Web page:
Labelle Visite serves seniors who are no longer independent and living in residence or long-term care facilities (Photo by Patrick Palmer)

 

And what about the people who work as therapeutic clowns – what do they take away from the experience? How does it change or impact them?

MH: It’s hard for me to say specifically, as I think it affects all of them differently. What I am struck by most is their commitment to the work. Our company is thirteen years old. Four out of the original seven members are still part of the company. And two of those that have left are doing the work elsewhere. As a non-profit, we are very vulnerable to the state of the economy, relying on donations to cover the cost of our services. The last two years in particular have been very hard financially and the clowns are having to look elsewhere for steadier work, and they are doing so reluctantly. We don’t want them to go, but the market is not easy at the moment. So I am very touched by their desire to do this work. I think for many of them it is rewarding and meaningful and has brought them a lot of richness and understanding about compassion. At one point, I was training a new clown and after two hours of clowning with adults from all walks of life and in all conditions she said, “It’s not hard is it? You just have to love them.”

If you had to choose one thing, what’s the biggest lesson you’ve learned from your work with Jovia?

MH: I’d say the biggest thing I’ve learned so far is how resilient the human spirit is. It amazes me how open and available people who are sick can be. There is a strength in being weak, Jean Vanier talks about that. You have no guard, nothing to hide, it’s like you come back to yourself in a certain sense and there is a desire to be in contact with the other. I have been amazed by the openness and generosity of people who are facing very dark times of suffering. They let us into their circle and inevitably we leave changed. Once, there was a woman we met in the emergency room, behind a curtain, lying on a stretcher, her face and arms covered with bruises. When we poked our clown noses around the corner she smiled widely and said, “Oh I am SO happy that you have come”. We had never met this woman before, and she went on to say that what we were doing was so important, that our parents must be very proud of us. She talked about how they used to sing and dance in the ghetto and later in the camps, when the guards weren’t looking, to keep their spirits up. It was then that we noticed the tattooed number on her arm, under the bruise. Dr. Fifi said, “You have a beautiful spirit”. The woman said, “For this I thank God and forgiveness.” It is moments like these where I feel like I am a witness to great beauty and goodness.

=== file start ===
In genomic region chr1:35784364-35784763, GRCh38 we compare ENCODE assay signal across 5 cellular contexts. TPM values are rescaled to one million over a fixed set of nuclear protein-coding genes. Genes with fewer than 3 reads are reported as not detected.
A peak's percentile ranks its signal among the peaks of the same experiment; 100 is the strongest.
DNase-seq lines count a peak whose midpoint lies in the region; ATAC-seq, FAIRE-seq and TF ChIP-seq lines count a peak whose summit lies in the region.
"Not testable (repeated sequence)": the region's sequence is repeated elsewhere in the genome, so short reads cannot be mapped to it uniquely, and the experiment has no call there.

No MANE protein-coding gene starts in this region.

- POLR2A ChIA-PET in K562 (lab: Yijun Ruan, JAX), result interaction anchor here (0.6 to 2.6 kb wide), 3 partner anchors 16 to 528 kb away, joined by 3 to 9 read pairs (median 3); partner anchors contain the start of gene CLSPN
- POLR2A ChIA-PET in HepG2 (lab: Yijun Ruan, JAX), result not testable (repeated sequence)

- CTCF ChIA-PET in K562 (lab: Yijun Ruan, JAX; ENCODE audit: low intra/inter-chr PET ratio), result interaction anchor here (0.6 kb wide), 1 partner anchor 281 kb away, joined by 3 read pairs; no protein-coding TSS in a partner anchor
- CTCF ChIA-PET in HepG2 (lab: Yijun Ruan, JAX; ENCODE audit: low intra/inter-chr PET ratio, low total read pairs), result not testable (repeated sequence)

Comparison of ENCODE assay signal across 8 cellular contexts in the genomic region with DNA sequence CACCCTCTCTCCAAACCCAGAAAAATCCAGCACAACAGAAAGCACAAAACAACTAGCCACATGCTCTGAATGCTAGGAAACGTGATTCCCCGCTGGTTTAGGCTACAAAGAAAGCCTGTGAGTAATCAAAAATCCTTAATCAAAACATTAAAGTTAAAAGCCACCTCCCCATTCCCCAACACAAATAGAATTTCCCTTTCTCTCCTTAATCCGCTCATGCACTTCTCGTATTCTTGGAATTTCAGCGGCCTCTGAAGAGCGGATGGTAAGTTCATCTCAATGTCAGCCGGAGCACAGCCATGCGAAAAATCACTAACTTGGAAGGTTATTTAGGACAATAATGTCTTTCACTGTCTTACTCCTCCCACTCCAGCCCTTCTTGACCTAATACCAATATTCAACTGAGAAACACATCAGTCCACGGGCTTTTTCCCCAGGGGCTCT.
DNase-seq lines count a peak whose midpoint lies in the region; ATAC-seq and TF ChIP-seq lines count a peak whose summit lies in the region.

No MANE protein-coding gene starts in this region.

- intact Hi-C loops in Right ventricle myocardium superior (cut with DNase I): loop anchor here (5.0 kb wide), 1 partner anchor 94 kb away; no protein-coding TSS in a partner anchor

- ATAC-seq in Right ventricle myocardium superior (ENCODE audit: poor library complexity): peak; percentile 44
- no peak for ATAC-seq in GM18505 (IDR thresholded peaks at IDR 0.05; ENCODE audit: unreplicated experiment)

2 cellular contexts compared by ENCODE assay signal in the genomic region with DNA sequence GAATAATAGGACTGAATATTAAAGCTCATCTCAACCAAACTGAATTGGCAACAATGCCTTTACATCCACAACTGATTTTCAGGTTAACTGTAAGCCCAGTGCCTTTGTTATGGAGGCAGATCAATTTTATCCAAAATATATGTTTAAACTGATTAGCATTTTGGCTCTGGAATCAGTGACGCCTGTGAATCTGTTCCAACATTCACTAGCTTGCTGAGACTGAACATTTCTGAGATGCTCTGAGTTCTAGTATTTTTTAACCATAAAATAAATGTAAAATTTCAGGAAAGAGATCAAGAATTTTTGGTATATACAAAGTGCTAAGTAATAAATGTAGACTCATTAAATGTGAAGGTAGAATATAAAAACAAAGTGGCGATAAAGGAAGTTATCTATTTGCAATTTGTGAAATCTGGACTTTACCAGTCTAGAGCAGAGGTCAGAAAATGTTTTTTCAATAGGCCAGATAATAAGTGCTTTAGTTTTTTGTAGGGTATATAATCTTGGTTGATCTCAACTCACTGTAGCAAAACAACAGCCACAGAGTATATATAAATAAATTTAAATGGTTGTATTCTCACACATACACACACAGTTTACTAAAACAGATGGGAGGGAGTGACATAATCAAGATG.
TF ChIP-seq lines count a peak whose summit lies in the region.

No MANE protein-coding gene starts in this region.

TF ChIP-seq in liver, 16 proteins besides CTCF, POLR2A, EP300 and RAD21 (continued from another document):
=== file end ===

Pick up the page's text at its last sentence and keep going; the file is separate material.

Melissa Holland in character as Dr. Fifi (Photo by Isabelle Dubé)
Melissa Holland in character as Dr. Fifi (Photo by Isabelle Dubé)

 

Your commitment to making a difference is truly inspiring. What advice do you have for someone who has an amazing idea for creating a positive change in their own community, and wants to make it a reality?

MH: Work hard and ask for help! Look for the right resources, write a business plan, tell everyone you know what you are trying to do. If the idea is ripe and it meets a need, then people, help, and resources will appear to make the idea happen.

Finally, how can people get involved with or help support Jovia?

MH: Our biggest need right now is funding. We have talented, dedicated therapeutic clowns who have little to no work at the moment because of a lack of funding. Due to the economy, we cannot do as many patient visits as we would like. Where we used to visit children twice a week, now we visit them only once a week. Some of our elderly see us only once a month instead of once a week. Our approach is relationship-based, and weekly visits are necessary to strengthen that relationship and have a greater and longer-lasting impact. If you are interested in donating please go to our website.

Melissa Holland is co-founder of The Jovia Foundation. She also works regularly in hospitals as a therapeutic clown, as Dr. Fifi and Chérie Labelle. Visit Jovia’s website for more information, or to help support the organization.

The Riverkeeper: An interview with Meredith Brown

I first meet Meredith Brown at her third-floor office off a busy street in the west end of Ottawa. After some small talk she hands me a business card. Glancing down at the card, I quickly find what I am looking for. There, below her name, stands a lone word set in blue italics… Riverkeeper. The unusual job title is the reason I am here.

Meredith is “The Riverkeeper” for the Ottawa River, which flows just a few blocks north of her office. Aided by a dedicated team of staff and volunteers, her job is to protect the health of the Ottawa River and its tributaries. It’s a formidable task given the sheer size of the river system.